I was happily surprised by last year's blog reader survey. This year's survey continues the trajectory of happy surprises.
Last year, we got 17,159 responses. This year, 30,079 blog readers responded.
Last year, 61% of responding blog readers were over 30 years old. This year, 75% are over 30 years old.
Last year, 40% had family incomes greater than $90,000. This year, 43% exceed that figure.
Year over year, some figures are remarkably stable. One reader in five is a blogger. As was the case last year, exactly 1.7% are CEOs. Almost the same number (44%) spend more than $500 for air tickets. 86% purchased music online, last year and this. Last year, 79% were men. This year, 75% are men.
The most interesting news comes in section 8. Aficionados of PR-speak will recognize these questions as benchmark
tests to identify who is an opinion maker, a member of the ten percent of Americans who are believed to set the agenda
and steer the opinions of the other 90%. To qualify as an official "influential," RoperASW, the leading firm
consulting in the field, you have to answer 3 of those questions (excluding a petition) in the affirmative. Clearly the blogosphere is crawling with certified grade A opinion makers. (When we can get SurveyMonkey's filtering software to behave properly, we'll be able to tell you exactly how many.)
How much credence should you give this survey? The survey was designed as much to provoke as to prove. I'll
paraphrase what I wrote last year: the survey's responses are a fragment of a sample of a subset. There are millions of bloggers. Last week I e-mailed roughly 100 of them -- some of the biggest bloggers, many of whom focus on politics and/or sell blogads -- suggesting they link to they survey. Some of the bloggers I wrote to (and some I didn't) linked to the survey; some of their readers clicked; some were offended by questions written mostly for Americans; some aspiring respondents were unable to complete Surveymonkey's sometimes buggy forms. So wield a salt shaker as you munch on this data.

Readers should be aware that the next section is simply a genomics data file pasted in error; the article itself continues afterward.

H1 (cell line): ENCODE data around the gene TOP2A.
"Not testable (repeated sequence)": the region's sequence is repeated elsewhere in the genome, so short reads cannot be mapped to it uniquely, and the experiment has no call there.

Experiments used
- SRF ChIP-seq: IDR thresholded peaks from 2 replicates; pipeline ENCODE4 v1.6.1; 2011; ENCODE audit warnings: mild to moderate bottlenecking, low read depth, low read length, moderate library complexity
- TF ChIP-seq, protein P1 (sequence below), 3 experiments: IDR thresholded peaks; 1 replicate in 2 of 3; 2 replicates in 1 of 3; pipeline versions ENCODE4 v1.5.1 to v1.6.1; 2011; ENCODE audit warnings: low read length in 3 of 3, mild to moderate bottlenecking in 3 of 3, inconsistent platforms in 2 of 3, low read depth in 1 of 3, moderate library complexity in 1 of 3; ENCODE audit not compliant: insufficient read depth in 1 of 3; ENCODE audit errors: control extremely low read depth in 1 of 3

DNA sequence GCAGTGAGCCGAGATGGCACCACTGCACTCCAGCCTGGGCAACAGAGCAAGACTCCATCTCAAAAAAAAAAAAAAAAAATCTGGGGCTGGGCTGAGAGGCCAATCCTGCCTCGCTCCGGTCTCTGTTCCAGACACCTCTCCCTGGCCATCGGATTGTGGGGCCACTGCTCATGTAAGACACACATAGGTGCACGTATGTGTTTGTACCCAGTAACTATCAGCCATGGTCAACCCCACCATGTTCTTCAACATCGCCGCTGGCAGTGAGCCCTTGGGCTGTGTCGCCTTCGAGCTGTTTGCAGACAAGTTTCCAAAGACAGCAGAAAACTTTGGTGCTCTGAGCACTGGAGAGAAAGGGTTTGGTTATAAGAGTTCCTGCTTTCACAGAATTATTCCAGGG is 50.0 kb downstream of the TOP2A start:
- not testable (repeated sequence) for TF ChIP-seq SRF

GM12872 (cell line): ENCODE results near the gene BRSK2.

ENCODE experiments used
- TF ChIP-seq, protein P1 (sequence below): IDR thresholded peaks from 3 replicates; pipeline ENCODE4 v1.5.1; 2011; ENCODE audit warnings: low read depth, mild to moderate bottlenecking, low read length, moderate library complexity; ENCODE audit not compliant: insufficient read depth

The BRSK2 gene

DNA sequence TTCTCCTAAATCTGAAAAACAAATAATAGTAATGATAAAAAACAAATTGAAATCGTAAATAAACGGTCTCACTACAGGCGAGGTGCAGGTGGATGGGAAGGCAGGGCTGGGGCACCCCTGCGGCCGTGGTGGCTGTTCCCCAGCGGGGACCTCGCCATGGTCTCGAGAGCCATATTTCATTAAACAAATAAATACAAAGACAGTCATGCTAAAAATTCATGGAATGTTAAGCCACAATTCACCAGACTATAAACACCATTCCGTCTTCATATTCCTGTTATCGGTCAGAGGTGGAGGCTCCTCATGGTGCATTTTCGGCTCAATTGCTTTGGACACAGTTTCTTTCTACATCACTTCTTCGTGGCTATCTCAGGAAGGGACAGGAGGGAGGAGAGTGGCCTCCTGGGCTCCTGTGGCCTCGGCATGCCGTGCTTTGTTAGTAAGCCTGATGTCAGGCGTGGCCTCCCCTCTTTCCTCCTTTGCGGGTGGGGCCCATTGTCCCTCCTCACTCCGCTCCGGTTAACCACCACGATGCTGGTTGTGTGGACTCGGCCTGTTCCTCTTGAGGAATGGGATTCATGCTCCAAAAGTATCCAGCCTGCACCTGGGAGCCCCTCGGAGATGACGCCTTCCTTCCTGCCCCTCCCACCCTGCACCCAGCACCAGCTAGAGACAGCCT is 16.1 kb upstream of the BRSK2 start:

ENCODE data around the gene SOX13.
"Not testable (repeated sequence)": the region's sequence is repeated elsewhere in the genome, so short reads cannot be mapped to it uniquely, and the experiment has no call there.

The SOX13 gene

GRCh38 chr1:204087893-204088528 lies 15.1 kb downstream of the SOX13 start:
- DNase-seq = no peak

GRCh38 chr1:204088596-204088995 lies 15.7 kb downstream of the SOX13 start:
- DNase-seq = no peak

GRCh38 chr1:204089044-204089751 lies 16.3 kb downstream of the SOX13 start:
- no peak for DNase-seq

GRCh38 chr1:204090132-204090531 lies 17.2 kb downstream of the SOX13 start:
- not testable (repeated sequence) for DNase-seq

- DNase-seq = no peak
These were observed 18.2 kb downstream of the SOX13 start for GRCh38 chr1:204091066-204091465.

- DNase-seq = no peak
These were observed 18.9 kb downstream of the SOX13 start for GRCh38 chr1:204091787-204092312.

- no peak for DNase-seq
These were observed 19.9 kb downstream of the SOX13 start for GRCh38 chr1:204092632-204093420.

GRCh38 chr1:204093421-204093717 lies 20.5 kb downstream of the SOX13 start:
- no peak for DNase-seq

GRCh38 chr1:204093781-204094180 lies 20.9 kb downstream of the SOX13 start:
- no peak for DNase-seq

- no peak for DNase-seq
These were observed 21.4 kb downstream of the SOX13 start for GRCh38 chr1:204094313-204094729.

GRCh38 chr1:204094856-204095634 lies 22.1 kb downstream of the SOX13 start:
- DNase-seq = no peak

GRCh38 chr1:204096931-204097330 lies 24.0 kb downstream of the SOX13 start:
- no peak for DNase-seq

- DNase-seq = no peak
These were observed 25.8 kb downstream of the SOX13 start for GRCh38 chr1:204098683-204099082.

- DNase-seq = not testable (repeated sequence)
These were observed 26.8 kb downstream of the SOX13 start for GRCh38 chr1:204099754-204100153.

But remember also that the blogosphere is all about biases and conversations and boot-strapping and not waiting for some authority-- a newspaper editor or university dean or foundation officer or venture capitalist or government agent -- to tell you something but figuring it out yourself, and, finally, about sharing fragments of imperfect data with peers to arrive at some useful collective knowledge.
As Trent Lott and Howell Raines learned, the blogosphere's numerous voices can capture and amplify ideas that are too complex or contrary for traditional organizations to see or speak. (This year, we can add Howard Dean, Dan Rather, George Bush, Eason Jordan and Jeff Gannon to the list of public figures rerouted by bloggers.)
Soon bloggers who directed readers to the survey will get their own breakouts to use or share. And more survey results -- breakouts by party affiliation and other metrics -- coming next week.
March 12, 2005